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fumarate

Wednesday 30 July 2008

Citric acid cycle (or Krebs cycle or TCA cycle)

The citric acid cycle (or Krebs cycle or TCA cycle) takes place within the mitochondrial matrix. In this cycle, pyruvic acid generated from glycolysis is converted into acetyl coenzyme A (acetyl CoA) by losing a carbon dioxide molecule. It then combines with oxaloacetic acid to form citric acid, a six-carbon molecule.

In total, it loses 2 CO2 molecules and 4 electrons, of which 3 are accepted by NAD+ to reduce it to NADH, and the last electron accepted by FAD+ to reduce to FADH2 in redox reactions.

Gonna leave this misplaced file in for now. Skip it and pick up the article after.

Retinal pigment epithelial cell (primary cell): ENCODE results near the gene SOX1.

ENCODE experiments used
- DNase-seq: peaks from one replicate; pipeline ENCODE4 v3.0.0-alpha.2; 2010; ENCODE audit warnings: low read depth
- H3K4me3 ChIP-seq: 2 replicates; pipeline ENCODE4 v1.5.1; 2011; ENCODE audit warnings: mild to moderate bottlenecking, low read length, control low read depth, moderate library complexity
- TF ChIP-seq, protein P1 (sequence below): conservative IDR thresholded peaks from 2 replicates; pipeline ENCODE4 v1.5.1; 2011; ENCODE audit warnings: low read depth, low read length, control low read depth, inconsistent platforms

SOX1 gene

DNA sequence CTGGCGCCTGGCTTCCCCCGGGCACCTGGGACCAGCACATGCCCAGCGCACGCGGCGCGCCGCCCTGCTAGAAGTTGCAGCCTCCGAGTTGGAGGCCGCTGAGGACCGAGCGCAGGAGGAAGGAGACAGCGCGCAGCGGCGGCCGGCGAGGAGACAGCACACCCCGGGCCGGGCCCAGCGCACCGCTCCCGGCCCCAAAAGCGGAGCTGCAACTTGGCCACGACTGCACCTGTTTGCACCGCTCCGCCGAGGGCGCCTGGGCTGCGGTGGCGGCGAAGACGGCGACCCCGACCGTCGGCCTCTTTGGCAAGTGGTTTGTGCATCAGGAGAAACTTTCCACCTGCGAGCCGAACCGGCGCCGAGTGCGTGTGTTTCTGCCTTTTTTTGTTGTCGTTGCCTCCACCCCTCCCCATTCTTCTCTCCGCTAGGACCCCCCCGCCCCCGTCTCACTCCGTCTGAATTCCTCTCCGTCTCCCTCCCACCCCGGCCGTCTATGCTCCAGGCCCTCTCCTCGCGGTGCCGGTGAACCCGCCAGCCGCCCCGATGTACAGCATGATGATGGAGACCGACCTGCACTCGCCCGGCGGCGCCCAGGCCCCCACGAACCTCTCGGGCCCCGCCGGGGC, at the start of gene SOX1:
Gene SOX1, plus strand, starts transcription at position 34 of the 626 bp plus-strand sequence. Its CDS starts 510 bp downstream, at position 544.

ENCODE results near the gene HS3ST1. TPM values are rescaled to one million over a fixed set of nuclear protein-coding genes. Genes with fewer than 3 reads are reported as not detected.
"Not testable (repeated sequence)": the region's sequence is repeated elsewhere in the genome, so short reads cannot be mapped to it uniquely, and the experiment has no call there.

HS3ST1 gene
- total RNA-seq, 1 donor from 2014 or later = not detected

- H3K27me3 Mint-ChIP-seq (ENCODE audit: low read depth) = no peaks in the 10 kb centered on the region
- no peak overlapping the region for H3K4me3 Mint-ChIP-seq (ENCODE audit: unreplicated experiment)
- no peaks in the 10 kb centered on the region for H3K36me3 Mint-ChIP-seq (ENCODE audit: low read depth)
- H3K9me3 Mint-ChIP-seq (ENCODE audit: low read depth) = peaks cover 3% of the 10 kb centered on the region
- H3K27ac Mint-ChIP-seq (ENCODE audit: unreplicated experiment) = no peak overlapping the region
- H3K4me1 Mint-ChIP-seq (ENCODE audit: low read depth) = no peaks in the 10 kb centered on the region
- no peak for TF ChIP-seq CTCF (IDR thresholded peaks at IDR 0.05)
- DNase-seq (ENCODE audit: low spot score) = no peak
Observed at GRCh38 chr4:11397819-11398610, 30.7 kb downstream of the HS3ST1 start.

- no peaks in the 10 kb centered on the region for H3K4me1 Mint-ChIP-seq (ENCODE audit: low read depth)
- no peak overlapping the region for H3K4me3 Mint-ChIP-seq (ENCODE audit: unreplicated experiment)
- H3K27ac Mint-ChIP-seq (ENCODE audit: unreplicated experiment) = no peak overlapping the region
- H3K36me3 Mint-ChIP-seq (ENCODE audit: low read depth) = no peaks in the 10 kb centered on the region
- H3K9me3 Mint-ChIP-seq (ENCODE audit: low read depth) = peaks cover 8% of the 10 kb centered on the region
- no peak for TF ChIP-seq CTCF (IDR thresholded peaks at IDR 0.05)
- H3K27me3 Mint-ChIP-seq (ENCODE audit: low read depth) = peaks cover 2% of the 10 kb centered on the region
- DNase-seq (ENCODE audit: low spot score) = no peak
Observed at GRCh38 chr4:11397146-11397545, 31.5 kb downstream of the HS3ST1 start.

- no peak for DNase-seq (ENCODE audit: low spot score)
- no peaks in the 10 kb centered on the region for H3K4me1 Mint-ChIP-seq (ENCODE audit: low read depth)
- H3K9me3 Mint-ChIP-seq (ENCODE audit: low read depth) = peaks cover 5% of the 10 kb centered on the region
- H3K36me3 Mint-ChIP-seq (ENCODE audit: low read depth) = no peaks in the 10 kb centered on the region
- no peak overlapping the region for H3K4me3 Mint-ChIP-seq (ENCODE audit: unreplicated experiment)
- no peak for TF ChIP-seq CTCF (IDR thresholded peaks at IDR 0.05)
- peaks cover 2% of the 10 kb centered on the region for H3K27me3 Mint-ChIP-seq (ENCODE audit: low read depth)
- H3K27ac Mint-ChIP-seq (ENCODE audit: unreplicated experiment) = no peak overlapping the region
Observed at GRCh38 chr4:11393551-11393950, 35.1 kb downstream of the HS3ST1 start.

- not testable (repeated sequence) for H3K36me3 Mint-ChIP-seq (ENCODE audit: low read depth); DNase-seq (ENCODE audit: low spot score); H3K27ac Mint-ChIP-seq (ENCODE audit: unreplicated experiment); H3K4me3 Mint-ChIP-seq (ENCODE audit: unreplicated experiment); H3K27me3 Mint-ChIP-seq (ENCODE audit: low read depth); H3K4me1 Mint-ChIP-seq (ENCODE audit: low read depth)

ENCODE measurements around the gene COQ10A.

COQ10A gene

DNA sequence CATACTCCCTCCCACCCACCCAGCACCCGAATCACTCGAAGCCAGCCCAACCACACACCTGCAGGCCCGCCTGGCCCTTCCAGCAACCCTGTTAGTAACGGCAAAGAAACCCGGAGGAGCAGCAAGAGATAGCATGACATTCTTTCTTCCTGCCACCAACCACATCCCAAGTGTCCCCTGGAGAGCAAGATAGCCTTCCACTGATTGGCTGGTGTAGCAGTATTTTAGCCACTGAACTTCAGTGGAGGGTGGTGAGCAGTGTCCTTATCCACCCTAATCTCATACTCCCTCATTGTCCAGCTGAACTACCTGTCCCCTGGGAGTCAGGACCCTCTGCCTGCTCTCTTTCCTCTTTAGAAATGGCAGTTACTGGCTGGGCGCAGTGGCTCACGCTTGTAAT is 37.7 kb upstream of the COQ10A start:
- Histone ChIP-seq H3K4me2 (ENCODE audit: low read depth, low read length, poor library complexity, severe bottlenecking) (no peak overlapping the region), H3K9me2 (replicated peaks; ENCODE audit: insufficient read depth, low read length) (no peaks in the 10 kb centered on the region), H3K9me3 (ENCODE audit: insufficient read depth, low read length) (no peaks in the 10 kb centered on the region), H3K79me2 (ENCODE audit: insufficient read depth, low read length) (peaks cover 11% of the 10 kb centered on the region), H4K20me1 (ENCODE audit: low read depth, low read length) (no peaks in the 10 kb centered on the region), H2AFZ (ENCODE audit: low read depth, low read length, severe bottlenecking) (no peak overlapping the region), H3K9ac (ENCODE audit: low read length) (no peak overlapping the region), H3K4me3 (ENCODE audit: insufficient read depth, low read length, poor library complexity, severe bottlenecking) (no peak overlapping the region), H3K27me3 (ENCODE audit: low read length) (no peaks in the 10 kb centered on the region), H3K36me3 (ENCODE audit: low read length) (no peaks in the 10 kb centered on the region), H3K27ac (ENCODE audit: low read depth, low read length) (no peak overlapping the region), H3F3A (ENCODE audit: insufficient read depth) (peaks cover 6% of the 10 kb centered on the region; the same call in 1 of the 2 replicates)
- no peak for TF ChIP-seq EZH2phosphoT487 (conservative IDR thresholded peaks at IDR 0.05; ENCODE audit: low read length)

In the end, it regenerates oxaloacetic acid to continue the citric acid cycle. In addition, a single GTP molecule is created from the combination of GDP and a phosphate group.

Since 2 pyruvic acid molecules are formed by glycolysis, each time a cell undergoes glycolysis two turns of the citric acid cycle will occur. That means that the citric acid cycle produces a total of 6 NADH, 2 FADH2, and 2 GTP molecules for each molecule of glucose.

See also

- citric acid cycle

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